When I came home Monday evening, two children ran from the house dressed to swim screaming, "Papa Dana!" Apparently they had gotten it into their head that I would take them swimming when I got home from the college. And I did do just that.
Arrival at the beach means a full tilt headlong run for the water.
Or a more measured short-stepping trot.
The middle one does not call her aquatic activities swimming. She calls them "walunga" which means "drowning." Which she means quite literally. She consumes vast quantities of the Pacific ocean until she reaches the point of "wotlac." This does not seem to bother her. Explaining to her that humans do not breath water makes no perceptible dent in her misconception that water is a source of oxygen.
Happiness is playing in the water until the wind makes one shiver.
And then everything changed. For the first time since the loss of Gnumeric a spreadsheet was displaying a box and whisker plot. To back up to the beginning, MS 150 Statistics was built around spreadsheets. Students in the course were not statistics majors and the overwhelming majority were not in a scientific field. Most would wind up working on office desktops for which they would not be an administrator. Downloading R would not be an option and R would be steep learning curve for some for whom computers are an unfamiliar technology.
Spreadsheet based statistics, for all the faults and potential for error, would be at the center of the course. The use of Ubuntu in the classroom meant using LibreOffice.org or Gnumeric. Gnumeric provided the capability of including box and whisker plots. A change in computer laboratory technology to Microsoft Windows five years later saw the use of Gnumeric on Windows - until Gnumeric stopped supporting Windows. A further change of my work top to OSX f…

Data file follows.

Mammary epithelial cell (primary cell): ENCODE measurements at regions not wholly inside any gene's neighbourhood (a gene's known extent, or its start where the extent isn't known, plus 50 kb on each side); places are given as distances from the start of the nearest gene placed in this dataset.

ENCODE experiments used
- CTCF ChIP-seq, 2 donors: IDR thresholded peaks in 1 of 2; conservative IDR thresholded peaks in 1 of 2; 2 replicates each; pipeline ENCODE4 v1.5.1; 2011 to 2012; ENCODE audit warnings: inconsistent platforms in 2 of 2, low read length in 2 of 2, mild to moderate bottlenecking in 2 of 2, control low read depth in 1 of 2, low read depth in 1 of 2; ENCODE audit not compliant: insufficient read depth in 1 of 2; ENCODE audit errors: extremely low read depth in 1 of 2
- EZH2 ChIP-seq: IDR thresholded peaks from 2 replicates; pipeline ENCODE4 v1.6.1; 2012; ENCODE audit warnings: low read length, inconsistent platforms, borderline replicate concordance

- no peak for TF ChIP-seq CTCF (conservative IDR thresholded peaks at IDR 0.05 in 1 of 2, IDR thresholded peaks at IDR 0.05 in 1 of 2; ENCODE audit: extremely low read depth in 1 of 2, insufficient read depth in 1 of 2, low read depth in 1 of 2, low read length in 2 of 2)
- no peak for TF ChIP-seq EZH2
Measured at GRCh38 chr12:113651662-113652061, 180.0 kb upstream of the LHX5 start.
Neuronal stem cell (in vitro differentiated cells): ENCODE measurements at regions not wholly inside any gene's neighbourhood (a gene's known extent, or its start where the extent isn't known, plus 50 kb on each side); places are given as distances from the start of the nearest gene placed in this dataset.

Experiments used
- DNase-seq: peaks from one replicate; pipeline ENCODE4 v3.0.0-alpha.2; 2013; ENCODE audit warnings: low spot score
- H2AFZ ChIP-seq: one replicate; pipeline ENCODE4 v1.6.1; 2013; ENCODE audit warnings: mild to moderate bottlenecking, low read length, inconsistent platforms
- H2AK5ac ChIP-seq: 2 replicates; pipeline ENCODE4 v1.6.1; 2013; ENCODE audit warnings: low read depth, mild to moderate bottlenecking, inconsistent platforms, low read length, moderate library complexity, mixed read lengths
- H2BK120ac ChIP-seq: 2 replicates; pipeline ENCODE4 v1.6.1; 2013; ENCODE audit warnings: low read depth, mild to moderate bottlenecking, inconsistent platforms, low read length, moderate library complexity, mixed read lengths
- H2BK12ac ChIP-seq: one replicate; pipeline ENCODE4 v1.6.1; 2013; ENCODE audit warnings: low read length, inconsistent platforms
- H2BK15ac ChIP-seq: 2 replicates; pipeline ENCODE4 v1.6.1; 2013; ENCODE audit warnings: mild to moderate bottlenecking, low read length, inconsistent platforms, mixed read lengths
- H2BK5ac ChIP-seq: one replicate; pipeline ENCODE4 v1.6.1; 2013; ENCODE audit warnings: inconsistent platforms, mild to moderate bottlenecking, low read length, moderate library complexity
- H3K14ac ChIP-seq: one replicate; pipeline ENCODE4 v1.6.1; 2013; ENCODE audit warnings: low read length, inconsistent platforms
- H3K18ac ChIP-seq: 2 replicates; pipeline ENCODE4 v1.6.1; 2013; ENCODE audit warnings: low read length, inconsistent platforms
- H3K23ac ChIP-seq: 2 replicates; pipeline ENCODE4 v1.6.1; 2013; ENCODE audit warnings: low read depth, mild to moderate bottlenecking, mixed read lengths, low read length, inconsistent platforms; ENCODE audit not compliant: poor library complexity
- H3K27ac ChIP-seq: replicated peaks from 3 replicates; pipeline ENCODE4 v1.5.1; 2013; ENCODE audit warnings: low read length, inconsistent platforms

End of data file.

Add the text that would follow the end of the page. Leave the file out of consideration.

This term marked the first term in which I have utilized an on line, student accessible grade book and course support package. The web site I used, Engrade.com, is a market leader and free for faculty and students. I ended the term by asking the students to write up their reactions to, comments about, and recommendations for future use of Engrade.com. Seventy-seven students were surveyed in my MS 150 Statistics and SC 130 Physical science course. The students have been using Engrade since the second week of class this spring term.
The comments that the seventy-seven students made fell into ten broad categories. The students found engrade to be informative, felt that all faculty should use engrade, facilitated communication between students and faculty, was easy to use, helped students track missing work, encouraged students to work harder, made on line work submission easier, facilitated inter-student communication, was of benefit to shy students, and provided well liked on line qui…